Posts Tagged reviews

There Are Cupcakes In Tacoma Washington!

Hello, Cupcake - Interior

Hello, Cupcake, in Tacoma Washington.

There’s nothing more warming to the soul when you’re working twelve hours days at a convention and can’t stomach telling one more person where the lunch buffet is, than receiving a box of cupcakes. So imagine my joy when a box of cupcakes from Tacoma Washington’s Hello Cupcake (not affiliated with the DC version) appeared in our makeshift convention office this week – the gift of a very kind and thoughtful husband of one of our board members.

Hello, Cupacake - Vanilla Chocolate

The vanilla chocolate cupcake. I heart those pink flowers.

My coworkers and I loved the cupcakes so much that we stole away for half an hour on Saturday to get an even dozen. We had to protect them from wandering conference participants.

Hello, Cupcake - Warning

Stay out of our cupcakes!

Hello Cupcake is right on Pacific avenue, near the Tacoma Museum of Glass, the University of Washington Tacoma campus, and the Chihuly Bridge of Glass. The store itself was charming, with a clean, bright interior, and beautifully displayed stands of cupcakes. I always forget how much space there is on the West Coast – the store was probably twice the size of Georgetown Cupcake, and felt very spacious.

Hello, Cupcake - Cupcake Display

I love the clean, clear cupcake displays.

The cupcakes themselves were excellent. My favorite was the chocolate cupcake with chocolate frosting and sprinkles. The cake was moist and chocolatey, but the frosting was really something special. It had the creamy texture and lightness of a buttercream, but the rich chocolate flavor of a ganache – exactly the kind of chocolate frosting that I want to make myself.

Hello, Cupcake 2

I want to figure out how to make the chocolate frosting on these cupcakes! It was perfect.

I was also a big fan of the coconut cupcake, which managed to taste of coconut and vanilla, without being too sweet. The carrot cake was also top notch – the cake was nicely spiced, and the cream cheese frosting had the creamy consistency and tang that I look for in a good cream cheese frosting.

Hello, Cupcake - Carrot Cake

A lovely carrot cake cupcake.

I also liked the rich coffee flavor of the coffee frosting on the mocha cupcake.

Hello, Cupcake - Mocha

The coffee frosting had a strong coffee flavor - appropriate in the Pacific Northwest.

I was not a fan of the vanilla cupcake. The vanilla cake with vanilla frosting was way too sweet – the only thing that I could taste was sugar.

Hello, Cupcake - Vanilla

Too sweet - it needs to actually taste like vanilla to qualify as a vanilla cupcake.

And I wasn’t a fan of the peanut butter chips in the cake portion of the peanut butter cupcake.

Hello, Cupcake - Peanut Butter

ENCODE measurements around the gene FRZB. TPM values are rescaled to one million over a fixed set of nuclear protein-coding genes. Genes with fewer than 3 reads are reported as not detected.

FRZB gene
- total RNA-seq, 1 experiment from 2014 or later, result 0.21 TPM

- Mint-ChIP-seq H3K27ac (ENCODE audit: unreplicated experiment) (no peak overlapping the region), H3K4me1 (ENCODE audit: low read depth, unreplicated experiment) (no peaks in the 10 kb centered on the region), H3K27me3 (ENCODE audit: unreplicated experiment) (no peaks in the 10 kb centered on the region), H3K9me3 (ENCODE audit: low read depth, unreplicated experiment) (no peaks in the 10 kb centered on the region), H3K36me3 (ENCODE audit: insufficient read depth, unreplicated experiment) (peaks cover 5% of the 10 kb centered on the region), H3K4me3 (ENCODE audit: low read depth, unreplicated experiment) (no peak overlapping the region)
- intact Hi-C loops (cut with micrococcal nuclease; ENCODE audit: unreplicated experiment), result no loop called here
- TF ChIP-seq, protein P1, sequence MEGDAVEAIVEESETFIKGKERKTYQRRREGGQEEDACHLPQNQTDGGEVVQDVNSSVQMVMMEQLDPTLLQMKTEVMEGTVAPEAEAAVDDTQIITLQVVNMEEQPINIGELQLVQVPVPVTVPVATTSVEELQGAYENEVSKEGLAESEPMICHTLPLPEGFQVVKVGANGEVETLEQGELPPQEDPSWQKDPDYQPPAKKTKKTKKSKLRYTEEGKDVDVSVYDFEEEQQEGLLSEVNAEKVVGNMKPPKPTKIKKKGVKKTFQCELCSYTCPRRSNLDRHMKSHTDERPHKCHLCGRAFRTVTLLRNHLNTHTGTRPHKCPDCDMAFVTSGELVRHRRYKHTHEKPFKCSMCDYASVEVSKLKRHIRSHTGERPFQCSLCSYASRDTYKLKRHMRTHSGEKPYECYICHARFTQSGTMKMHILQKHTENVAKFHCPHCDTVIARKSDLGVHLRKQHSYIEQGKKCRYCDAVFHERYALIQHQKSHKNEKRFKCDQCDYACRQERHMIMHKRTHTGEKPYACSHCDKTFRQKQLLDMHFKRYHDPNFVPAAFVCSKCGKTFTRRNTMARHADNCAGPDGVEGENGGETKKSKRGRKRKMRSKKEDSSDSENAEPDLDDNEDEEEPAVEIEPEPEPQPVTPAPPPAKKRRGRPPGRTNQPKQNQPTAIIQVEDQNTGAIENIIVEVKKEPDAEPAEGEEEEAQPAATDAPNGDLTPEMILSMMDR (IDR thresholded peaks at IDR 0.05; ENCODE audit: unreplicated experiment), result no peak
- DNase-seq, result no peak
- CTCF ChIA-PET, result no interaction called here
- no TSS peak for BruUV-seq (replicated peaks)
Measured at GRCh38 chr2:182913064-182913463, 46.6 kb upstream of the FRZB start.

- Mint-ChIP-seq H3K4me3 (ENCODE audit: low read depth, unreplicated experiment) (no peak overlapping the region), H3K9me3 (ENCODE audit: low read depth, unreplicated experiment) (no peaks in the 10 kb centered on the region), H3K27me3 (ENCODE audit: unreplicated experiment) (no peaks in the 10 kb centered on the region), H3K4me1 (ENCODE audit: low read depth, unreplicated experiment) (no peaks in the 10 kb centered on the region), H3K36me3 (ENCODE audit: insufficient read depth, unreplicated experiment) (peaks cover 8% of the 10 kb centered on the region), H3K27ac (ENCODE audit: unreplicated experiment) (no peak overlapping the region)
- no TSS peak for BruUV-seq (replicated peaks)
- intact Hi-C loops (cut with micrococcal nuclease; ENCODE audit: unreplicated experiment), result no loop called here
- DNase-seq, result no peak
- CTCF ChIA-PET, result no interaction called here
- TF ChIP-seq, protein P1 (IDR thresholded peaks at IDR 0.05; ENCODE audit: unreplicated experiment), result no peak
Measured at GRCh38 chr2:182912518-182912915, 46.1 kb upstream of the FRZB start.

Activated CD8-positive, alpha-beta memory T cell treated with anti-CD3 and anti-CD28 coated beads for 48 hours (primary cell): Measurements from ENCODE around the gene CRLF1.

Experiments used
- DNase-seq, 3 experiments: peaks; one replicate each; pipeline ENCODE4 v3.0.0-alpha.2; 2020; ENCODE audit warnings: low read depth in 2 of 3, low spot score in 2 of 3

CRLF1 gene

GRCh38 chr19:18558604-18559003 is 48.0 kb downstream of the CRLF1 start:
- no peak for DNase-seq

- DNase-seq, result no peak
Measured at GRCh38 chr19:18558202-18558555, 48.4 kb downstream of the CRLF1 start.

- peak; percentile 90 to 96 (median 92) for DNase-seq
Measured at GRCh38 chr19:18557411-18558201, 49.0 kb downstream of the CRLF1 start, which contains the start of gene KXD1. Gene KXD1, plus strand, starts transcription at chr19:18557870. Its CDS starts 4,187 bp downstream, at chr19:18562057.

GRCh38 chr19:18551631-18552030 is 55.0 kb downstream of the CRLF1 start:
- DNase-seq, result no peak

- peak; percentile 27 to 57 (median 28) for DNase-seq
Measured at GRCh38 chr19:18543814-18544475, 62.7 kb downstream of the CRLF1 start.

A good peanut butter cupcake doesn't need peanut butter chips in the cake - just a good peanut butter frosting.

Overall, I was very pleased with the cupcakes over at Hello, Cupcake, although it would have been nice to have a few more seasonal offerings. The store shows a real commitment to quality products – the cake was moist, the buttercream was creamy, and the flavors were (almost always) spot on. A visit to the store would be a perfect way to top off a visit to Tacoma’s excellent Museum of Glass, but it would also be worth a detour on your way to Seattle. And it was the perfect mid-convention pick-me-up.

Hello, Cupcake - Our Dozen, Minus a Few

Almost all of our dozen cupcakes. Just a few fell pray to wandering hands.


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Yogi Berry – Cleveland Park Embraces the Fro-Yo Phenomenon

Yogi Berry Yogurt 1

Yogi Berry original with raspberries.

Two of the biggest trends to sweep the DC dining scene last year were cupcakes and high-end frozen yogurt. Thankfully for my waistline, only the yogurt trend has made it to my neighborhood so far. Yogi Berry, a frozen yogurt shop that’s high on style and light on calories, opened up in the Cleveland Park strip mall back in November, 2008. Over the past month, Wonk the Plank and I have visited our resident Yogi Berry three times to see if this frozen yogurt trend has any teeth, and we’re generally pleased with this tasty, if slightly overpriced addition to the neighborhood.

Yogi Berry is one many frozen yogurt shops that popped up after the enormous success of Pinkberry, the LA-based frozen yogurt store that became a trendy must-have after it opened in 2005. Unlike the frozen yogurt of my youth, this new wave of frozen yogurt is supposed to taste like real yogurt, with a tangy flavor that isn’t overly sweet. Pinkberry also serves its yogurt in well-designed spaces, featuring high-end touches like pebbled floors and Philippe Starck’s Victoria Ghost chairs.

Yogi Berry 6

Either these really are Philippe Starck's Victoria Ghost chairs, or they look just like them.

The Ghost chairs – or a reasonable facsimile thereof – has made it to the Yogi Berry in Cleveland Park, but I found that not all the yogurt was as tangy as I expected. Still, tangy or not, almost all of it is pretty delicious.

Yogi Berry 3

The store has nice design touches, like this textured wallpaper.

Yogi Berry serves up four yogurt flavors: original, green tea, berry, and chocolate. The original yogurt, which was my favorite, does indeed have a tangy flavor that predominates, although it’s not quite as sharp as the tang of actual yogurt. The yogurt has a sweet finish, with berry and citrus undertones that round out the flavor. To me, this yogurt is closer to ice cream that in it is to Greek yogurt, with a light, creamy texture that reminds me of soft-serve. I found it delicious enough that I could enjoy it on its own – no topping necessary.

Yogi Berry Yogurt 3

Our selections last Saturday. Note the Wonk's Women's Information Network t-shirt in the background.

The green tea, my second favorite flavor, has a little tang, but is sweeter than the original and tastes mostly of, what else, green tea. But because the green tea is a “specialty” flavor, it also costs an extra dollar per serving. Yogurt prices at Yogi Berry start at $2.95 for five ounces (toppings are an additional $0.95 each), and I’m not sure if the green tea was worth $3.95 for a small.